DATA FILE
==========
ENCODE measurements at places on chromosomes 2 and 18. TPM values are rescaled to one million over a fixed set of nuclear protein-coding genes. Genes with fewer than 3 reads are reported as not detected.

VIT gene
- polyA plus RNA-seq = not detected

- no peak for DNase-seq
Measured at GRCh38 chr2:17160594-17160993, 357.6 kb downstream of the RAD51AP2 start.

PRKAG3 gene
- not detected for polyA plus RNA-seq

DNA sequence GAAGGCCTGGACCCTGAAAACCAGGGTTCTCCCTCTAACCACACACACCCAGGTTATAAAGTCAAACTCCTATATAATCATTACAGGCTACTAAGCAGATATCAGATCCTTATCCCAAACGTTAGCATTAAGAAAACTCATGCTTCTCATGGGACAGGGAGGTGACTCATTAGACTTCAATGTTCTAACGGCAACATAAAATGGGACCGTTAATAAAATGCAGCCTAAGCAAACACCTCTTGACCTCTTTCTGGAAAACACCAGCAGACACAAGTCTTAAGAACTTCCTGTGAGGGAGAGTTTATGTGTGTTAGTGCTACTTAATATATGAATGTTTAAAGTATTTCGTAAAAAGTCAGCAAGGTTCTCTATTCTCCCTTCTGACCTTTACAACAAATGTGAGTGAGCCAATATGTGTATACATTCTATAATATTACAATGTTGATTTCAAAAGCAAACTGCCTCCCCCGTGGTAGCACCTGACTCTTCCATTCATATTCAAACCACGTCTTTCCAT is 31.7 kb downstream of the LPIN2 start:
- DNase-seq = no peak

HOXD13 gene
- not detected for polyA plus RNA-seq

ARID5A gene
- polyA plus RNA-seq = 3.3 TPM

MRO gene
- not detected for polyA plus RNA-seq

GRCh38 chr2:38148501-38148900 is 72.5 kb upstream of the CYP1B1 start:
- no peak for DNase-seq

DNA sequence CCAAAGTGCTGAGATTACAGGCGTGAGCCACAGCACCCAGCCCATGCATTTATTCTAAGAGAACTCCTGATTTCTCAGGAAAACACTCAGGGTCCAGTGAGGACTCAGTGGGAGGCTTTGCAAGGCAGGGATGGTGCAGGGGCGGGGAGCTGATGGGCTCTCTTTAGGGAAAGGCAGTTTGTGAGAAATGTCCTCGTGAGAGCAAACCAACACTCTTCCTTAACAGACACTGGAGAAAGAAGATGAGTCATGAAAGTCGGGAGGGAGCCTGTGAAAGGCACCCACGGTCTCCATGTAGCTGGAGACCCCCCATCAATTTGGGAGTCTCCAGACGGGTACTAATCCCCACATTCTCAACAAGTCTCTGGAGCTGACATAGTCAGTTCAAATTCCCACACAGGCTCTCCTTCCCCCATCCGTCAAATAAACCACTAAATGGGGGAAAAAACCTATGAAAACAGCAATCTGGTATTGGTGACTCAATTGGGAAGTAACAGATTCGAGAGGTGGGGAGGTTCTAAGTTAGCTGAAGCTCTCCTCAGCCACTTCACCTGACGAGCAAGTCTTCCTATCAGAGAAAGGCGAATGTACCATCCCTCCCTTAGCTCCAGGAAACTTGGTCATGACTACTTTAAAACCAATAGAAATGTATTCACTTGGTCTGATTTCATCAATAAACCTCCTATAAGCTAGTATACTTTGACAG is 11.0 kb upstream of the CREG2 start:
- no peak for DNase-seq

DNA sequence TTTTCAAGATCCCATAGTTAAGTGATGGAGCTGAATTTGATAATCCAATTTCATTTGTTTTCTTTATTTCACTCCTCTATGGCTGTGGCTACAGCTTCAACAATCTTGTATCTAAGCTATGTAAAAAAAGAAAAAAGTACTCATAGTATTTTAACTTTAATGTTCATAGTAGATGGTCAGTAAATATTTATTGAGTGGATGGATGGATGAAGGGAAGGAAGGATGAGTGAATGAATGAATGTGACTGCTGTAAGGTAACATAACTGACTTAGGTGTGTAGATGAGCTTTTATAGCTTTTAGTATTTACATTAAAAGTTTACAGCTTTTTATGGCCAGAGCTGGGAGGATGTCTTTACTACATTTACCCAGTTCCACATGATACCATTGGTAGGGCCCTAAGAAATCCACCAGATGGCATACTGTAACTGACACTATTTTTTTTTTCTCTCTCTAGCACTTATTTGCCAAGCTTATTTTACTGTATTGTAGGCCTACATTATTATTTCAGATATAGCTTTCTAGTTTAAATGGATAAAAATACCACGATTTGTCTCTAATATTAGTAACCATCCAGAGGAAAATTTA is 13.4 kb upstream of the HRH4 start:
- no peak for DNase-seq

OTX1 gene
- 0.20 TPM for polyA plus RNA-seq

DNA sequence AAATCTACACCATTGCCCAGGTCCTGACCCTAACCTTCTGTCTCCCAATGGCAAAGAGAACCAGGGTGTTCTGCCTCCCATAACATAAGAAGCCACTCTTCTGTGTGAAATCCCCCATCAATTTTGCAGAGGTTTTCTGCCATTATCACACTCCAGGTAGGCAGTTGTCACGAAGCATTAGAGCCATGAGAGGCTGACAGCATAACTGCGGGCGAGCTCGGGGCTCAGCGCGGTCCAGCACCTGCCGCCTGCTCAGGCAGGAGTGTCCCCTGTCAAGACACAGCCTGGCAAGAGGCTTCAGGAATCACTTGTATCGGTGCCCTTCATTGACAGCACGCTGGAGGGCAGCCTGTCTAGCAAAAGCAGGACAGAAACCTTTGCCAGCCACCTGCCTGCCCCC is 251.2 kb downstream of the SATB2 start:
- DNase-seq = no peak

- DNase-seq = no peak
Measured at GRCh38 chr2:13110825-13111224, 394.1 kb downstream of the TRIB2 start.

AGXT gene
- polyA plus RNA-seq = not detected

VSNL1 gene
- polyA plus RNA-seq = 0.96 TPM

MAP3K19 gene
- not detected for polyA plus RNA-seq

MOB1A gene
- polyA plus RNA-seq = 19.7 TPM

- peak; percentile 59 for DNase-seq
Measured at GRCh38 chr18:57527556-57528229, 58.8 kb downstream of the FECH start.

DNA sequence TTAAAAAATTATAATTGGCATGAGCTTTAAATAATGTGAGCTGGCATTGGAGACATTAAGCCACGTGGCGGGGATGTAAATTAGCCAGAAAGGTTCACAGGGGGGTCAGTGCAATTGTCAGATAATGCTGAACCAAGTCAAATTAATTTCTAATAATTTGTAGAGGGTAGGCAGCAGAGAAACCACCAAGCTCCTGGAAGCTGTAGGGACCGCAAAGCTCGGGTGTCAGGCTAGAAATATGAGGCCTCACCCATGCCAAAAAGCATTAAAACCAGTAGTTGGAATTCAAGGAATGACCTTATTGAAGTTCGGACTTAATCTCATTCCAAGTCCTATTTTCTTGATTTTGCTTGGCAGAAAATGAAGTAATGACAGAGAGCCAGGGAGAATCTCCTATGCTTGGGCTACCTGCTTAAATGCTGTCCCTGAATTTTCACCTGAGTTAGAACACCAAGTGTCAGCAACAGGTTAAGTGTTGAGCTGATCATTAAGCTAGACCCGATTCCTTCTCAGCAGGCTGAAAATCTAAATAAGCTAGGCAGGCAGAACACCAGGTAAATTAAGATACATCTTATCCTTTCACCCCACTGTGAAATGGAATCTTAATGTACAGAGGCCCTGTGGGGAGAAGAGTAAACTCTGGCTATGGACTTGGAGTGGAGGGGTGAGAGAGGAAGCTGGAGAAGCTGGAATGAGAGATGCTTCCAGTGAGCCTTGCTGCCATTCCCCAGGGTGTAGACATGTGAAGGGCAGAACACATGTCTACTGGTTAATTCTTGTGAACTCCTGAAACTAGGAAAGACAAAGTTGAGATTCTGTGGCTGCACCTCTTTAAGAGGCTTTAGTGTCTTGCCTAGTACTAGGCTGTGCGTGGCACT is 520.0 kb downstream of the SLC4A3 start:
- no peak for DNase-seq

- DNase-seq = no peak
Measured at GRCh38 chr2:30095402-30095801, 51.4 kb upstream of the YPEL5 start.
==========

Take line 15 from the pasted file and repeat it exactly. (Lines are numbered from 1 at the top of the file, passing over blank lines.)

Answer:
- not detected for polyA plus RNA-seq